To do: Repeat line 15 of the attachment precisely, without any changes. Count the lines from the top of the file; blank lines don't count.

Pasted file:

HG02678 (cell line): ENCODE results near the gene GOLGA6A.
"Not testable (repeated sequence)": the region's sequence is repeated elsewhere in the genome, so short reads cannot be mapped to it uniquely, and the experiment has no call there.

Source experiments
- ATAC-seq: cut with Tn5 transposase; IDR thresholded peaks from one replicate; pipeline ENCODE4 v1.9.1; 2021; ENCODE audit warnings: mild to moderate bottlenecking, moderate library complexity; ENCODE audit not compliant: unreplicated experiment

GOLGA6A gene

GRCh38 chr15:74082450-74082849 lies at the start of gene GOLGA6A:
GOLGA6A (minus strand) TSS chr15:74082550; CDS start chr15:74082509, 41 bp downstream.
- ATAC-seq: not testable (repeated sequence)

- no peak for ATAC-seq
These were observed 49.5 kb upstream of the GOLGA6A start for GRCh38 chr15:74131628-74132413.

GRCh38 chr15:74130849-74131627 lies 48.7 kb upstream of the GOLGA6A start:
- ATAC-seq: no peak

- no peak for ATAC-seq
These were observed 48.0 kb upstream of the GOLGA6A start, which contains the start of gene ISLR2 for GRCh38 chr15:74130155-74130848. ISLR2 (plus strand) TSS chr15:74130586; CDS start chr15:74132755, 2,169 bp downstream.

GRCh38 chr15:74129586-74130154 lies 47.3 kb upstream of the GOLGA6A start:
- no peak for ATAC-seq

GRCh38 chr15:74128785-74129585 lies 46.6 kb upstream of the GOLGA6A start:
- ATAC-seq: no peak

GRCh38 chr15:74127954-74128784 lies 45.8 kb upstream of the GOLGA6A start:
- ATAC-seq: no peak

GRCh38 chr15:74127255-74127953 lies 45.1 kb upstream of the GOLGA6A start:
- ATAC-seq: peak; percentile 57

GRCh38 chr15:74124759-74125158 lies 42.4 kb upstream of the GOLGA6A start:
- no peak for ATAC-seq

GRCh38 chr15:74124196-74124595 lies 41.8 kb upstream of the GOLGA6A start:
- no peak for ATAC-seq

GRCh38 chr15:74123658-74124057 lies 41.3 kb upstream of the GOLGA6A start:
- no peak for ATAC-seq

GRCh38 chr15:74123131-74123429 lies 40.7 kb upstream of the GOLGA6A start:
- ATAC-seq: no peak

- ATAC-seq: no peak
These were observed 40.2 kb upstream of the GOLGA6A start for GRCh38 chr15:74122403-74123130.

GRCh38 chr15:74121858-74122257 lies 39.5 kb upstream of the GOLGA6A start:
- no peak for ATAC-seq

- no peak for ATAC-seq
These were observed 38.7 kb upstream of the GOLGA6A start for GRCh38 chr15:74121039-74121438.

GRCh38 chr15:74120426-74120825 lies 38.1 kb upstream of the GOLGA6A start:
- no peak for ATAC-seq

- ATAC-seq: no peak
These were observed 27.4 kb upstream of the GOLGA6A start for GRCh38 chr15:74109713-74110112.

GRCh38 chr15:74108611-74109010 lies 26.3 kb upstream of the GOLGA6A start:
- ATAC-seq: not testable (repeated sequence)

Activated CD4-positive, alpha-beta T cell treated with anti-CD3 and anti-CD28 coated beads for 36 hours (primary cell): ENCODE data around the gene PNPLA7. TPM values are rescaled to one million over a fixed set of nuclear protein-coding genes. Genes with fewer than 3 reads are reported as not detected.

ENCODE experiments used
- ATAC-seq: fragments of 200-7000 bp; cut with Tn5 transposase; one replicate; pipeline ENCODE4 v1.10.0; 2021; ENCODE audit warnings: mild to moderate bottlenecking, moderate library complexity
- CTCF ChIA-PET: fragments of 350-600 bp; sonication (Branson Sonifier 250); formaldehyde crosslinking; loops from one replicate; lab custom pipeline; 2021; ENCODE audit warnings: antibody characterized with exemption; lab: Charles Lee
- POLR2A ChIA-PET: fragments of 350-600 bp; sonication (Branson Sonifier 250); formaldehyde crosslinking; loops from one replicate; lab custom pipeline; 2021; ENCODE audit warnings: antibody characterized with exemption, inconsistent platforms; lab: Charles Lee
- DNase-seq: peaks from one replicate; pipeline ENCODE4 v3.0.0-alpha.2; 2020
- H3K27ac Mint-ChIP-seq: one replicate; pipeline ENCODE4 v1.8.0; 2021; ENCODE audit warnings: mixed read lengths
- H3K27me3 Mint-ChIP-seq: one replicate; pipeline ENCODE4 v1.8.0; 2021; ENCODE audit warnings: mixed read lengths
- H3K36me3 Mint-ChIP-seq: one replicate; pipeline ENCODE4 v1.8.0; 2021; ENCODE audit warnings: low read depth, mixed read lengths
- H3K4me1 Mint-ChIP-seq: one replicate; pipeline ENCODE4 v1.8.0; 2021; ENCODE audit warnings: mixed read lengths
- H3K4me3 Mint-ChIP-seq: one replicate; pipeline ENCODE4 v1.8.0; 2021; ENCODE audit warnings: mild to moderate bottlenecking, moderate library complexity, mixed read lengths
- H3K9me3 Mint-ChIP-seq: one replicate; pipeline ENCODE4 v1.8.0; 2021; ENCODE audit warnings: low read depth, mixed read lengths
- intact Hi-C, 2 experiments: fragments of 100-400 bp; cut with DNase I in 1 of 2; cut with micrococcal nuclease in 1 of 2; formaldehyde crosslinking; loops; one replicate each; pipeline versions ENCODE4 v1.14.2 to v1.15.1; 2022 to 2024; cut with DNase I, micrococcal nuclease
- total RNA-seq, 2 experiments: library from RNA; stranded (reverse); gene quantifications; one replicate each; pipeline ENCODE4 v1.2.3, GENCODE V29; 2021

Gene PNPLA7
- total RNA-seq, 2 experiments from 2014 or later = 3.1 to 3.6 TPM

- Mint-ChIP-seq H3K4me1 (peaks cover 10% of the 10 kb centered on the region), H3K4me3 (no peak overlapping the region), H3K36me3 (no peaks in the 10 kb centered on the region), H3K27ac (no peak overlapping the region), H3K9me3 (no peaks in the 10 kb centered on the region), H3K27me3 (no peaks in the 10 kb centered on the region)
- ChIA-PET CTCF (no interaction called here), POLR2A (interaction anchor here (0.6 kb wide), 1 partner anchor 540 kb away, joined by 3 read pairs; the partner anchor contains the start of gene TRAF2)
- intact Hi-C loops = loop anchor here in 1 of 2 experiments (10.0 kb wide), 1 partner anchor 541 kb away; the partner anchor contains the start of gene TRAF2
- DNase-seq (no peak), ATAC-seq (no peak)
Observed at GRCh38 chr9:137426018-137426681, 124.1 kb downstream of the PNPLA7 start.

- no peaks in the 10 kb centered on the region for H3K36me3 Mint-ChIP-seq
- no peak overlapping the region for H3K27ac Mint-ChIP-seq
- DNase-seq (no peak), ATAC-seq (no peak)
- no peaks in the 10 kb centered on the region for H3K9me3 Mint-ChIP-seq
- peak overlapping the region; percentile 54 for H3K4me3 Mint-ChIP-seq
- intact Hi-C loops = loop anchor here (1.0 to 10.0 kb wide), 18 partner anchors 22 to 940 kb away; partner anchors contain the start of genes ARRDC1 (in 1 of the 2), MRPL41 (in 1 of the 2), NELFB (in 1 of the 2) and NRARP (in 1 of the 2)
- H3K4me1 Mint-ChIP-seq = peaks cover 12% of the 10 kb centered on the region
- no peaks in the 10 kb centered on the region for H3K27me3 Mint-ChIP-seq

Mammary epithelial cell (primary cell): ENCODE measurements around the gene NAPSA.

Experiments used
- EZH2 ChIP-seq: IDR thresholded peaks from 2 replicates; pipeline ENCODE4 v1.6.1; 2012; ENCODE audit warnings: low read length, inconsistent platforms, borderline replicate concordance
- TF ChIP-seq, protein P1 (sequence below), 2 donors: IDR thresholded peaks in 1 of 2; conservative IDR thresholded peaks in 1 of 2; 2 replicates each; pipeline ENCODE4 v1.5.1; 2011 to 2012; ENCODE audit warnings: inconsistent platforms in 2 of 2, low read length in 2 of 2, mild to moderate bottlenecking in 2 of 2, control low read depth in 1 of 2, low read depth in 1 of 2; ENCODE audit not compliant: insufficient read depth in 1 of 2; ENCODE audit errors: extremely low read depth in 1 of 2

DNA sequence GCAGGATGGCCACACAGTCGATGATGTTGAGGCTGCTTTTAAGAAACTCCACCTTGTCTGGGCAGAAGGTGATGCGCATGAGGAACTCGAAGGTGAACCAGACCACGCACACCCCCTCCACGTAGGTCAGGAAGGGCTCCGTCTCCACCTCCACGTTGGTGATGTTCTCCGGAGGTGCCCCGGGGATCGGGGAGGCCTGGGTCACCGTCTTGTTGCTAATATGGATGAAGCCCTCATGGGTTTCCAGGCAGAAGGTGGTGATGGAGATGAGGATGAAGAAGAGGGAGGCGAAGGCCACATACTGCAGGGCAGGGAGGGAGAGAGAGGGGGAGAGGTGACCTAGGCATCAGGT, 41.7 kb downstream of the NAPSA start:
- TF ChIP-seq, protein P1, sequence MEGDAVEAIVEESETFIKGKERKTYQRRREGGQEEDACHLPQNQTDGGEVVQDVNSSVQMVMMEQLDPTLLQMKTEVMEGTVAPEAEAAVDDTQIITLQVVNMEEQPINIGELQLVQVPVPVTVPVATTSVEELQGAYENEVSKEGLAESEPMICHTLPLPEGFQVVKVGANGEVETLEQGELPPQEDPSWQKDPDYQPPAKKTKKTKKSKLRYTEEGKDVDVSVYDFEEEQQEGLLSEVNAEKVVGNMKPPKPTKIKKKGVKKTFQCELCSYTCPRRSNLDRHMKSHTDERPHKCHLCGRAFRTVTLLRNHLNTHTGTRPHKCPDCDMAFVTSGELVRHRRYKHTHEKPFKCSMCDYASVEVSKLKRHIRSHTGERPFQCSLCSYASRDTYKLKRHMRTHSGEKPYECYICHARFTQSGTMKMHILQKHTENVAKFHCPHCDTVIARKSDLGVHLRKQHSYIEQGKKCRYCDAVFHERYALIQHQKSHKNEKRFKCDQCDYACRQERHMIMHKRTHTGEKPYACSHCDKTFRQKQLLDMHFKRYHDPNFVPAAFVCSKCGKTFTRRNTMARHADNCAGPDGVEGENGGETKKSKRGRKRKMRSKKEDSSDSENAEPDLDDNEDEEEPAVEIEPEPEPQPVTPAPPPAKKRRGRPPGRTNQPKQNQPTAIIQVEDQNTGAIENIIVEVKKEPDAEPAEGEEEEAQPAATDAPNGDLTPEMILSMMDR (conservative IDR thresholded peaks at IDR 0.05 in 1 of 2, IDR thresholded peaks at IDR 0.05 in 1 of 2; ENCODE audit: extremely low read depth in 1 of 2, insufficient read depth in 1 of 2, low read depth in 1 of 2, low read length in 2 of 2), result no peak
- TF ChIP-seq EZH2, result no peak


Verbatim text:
GRCh38 chr15:74129586-74130154 lies 47.3 kb upstream of the GOLGA6A start: